The NHS is the biggest employer in the world - bar the Chinese Army.

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I know a bit about this - I've worked for various bits of the NHS over the last 10 years. I can tell you that there is an enormous number of people working in the NHS who are completely unproductive. They are not involved, in any way, with the process of administering, or treating, patients.

A lot of them are not involved in 'paperwork' in the sense that they are not involved in a 'process' that requires information to be processed and/or actions to be taken. They are involved in 'ensuring the strategic objectives of the trust are delivered' and other such middle managment goobledegook.

Have you any idea how many organisations are involved in health? I can tell you they number in the tens of thousands - and I am not talking about NHS Trusts or Drug Manufacturers. I am talking about the 'National Society for this' and the 'Association of Clinical that'. They are advisory and lobbying bodies that are (mostly) publicly funded and they employ hundreds of thousands of people.

The NHS is the biggest employer in the world - bar the Chinese Army.

A few years ago a well-known software company got a gig from the Welsh Asembly to do some, I would call it basic, modernisation of the various NHS Trusts in Wales - put in latest version of Windows, try to get people on the same colloborative tool, etc.

I worked on the project going around the Trusts informing them of this and, apart from finding some Trusts very keen and others totally hostile, I was staggered about how many layers of management existed in Wales the Trust and then Health Boards - basically loads of QUANGOs that, I believe, the majority of the Public have no idea exist.

IMPO they just seemed to issue rules, regs and paperwork. There must have been hundreds, if not a few thousand, who could be fired and no one would know.

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At some point we need a government that actually can manage things sanely. Like managers who don't just hire other managers and give each other bonuses while reducing frontline staff.

The only way I really could imagine this happening is a fascist government with a dictator with enough force of will to force them to do their job properly. The problem in a democracy is it seems the politicians are never strong enough individually to move against the government bureaucracy.

While the government bureaucracy was small and growing this didn't matter too much. But today it matters a lot. We see even with a frozen budget, frontline staff are getting fired, so that managers can get generous wage increases and so that more managers can be added.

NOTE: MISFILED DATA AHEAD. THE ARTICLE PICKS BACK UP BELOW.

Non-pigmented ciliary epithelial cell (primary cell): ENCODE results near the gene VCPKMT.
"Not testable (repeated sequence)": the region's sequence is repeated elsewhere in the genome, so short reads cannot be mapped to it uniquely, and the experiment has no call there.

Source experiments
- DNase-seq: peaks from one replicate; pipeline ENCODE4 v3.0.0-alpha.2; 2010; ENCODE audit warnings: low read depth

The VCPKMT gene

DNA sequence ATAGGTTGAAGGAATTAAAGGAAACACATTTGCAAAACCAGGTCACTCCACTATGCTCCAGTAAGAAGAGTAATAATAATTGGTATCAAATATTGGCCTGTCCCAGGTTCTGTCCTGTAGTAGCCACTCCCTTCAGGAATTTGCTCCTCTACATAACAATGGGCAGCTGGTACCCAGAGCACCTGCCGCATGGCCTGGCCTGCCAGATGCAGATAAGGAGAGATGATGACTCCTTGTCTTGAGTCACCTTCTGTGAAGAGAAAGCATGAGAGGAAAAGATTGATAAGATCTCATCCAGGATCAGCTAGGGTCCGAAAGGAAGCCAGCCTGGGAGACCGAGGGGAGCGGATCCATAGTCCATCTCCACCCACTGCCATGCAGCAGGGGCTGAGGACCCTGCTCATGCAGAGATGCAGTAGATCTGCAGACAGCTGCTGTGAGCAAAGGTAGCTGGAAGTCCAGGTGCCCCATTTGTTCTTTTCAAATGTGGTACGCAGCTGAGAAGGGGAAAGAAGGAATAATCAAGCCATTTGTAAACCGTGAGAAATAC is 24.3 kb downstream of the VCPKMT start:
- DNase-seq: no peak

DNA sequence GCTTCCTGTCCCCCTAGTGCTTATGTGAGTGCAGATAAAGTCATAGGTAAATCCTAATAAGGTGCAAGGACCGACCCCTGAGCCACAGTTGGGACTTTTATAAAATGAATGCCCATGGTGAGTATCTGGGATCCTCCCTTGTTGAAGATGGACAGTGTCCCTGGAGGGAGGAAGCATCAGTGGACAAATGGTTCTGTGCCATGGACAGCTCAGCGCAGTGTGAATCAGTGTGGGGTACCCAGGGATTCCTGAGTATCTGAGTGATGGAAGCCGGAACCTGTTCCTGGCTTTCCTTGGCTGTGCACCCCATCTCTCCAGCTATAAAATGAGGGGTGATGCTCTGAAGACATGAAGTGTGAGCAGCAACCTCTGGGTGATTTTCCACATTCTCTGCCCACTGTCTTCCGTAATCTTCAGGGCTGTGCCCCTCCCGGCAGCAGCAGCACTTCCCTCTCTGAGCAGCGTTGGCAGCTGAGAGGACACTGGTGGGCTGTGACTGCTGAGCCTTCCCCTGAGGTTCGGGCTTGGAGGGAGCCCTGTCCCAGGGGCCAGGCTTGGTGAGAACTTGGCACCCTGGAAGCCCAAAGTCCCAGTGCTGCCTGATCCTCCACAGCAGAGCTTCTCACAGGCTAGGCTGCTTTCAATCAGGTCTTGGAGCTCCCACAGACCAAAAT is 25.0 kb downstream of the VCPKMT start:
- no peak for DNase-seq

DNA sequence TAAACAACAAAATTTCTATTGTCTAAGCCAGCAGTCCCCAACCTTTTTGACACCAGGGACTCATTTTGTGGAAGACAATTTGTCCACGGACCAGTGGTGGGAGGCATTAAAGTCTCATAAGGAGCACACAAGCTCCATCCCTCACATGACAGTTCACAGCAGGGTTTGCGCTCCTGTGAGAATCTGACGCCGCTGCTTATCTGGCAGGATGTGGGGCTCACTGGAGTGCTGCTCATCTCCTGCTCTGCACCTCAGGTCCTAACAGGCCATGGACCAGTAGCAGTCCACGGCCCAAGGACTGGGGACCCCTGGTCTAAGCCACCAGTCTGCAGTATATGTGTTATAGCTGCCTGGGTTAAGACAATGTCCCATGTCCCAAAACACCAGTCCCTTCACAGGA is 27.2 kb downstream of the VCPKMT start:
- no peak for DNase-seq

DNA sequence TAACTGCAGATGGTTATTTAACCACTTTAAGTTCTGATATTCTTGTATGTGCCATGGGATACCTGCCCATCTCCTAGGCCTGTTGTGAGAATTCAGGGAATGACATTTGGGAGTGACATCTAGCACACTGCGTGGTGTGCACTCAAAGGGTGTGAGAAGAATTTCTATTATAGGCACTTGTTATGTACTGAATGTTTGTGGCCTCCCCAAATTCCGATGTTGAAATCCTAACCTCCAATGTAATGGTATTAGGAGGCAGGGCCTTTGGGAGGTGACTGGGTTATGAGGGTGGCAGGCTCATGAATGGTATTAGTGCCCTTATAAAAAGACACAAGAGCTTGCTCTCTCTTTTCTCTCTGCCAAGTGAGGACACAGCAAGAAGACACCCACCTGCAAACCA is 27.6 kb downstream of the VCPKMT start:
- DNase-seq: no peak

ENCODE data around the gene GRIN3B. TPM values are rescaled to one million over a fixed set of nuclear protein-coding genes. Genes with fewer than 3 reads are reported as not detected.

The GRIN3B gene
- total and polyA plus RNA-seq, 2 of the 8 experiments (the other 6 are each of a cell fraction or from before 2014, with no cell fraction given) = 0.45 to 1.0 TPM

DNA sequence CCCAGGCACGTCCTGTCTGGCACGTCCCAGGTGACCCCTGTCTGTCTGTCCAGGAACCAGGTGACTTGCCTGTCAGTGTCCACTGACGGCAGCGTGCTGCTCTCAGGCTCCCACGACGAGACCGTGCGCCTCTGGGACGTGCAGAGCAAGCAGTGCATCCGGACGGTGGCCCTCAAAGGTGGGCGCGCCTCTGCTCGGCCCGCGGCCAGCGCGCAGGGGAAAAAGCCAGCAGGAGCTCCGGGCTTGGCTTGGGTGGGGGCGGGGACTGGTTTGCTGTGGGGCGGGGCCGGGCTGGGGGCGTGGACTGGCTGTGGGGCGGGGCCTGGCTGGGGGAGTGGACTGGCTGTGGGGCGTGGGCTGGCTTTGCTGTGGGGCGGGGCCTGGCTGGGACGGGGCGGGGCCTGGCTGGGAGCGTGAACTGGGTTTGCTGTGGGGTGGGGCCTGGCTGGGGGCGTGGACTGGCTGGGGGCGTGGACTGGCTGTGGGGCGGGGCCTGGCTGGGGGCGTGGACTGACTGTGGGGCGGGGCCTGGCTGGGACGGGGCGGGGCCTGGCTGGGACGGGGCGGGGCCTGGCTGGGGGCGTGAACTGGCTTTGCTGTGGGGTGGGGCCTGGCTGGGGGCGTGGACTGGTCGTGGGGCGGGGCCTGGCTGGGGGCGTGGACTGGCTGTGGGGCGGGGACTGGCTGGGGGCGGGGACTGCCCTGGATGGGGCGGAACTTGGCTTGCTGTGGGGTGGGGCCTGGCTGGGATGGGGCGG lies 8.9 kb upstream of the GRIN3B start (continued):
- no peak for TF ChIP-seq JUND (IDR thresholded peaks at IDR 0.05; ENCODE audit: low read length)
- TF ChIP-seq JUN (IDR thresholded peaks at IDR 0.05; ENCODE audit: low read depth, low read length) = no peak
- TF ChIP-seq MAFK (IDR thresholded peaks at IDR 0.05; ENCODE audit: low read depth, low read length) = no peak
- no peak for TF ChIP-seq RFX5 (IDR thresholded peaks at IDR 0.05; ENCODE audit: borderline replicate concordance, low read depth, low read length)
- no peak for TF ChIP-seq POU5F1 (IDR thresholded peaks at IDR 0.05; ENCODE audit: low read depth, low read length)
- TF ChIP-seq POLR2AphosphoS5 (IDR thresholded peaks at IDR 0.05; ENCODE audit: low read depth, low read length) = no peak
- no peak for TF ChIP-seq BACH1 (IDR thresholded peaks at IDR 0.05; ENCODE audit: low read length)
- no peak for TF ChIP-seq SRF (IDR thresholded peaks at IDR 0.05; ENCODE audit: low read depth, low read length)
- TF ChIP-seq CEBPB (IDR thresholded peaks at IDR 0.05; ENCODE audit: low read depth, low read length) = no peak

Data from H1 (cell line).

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Another couple of years and a visit to your local hospital with find one doctor one nurse and an army of management consultants shuffling behind them

telling them how they can save a penny by using one stitch less on wounds and then giving them a £1000 bill for the advice.

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I know a bit about this - I've worked for various bits of the NHS over the last 10 years. I can tell you that there is an enormous number of people working in the NHS who are completely unproductive. They are not involved, in any way, with the process of administering, or treating, patients.

A lot of them are not involved in 'paperwork' in the sense that they are not involved in a 'process' that requires information to be processed and/or actions to be taken. They are involved in 'ensuring the strategic objectives of the trust are delivered' and other such middle managment goobledegook.

Have you any idea how many organisations are involved in health? I can tell you they number in the tens of thousands - and I am not talking about NHS Trusts or Drug Manufacturers. I am talking about the 'National Society for this' and the 'Association of Clinical that'. They are advisory and lobbying bodies that are (mostly) publicly funded and they employ hundreds of thousands of people.

The NHS is the biggest employer in the world - bar the Chinese Army.

Scale down or get rid of the need for the gobbledegook, then cut the staff (not the other way round). I’m not sure how the dozen or so auxiliary nurses left on a hospital ward can meet the various Quality and Performance Indicator requirements.

The amount of time and resource wasted by the NHS agreeing and ensuring provider/commissioning contract agreements would make everyone on here reach for the Kalashnikov. I’m nearly at that point myself.

Still at least the lawyers are happy.

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Another couple of years and a visit to your local hospital with find one doctor one nurse and an army of management consultants shuffling behind them

telling them how they can save a penny by using one stitch less on wounds and then giving them a £1000 bill for the advice.

That is basically how the Soviet Union ended up - and the path we are clearly on. The Soviet Union had office block after office block full of managers, consultants, paper pushers and box tickers.. and less and less people doing real work. Until eventually the economy could not provide basic neccessities.

Stalin had the force of will to keep the bureaucracy small, focused and useful, but later leaders did not.

I'm sure all of you have seen in jobs this tremendous desire of people to not do their job.. and instead work on paper pushing activities the whole day. Like a poster mentioned on another thread senior nurses who somehow view nursing as below them, to be pushed onto the auxilary nurses.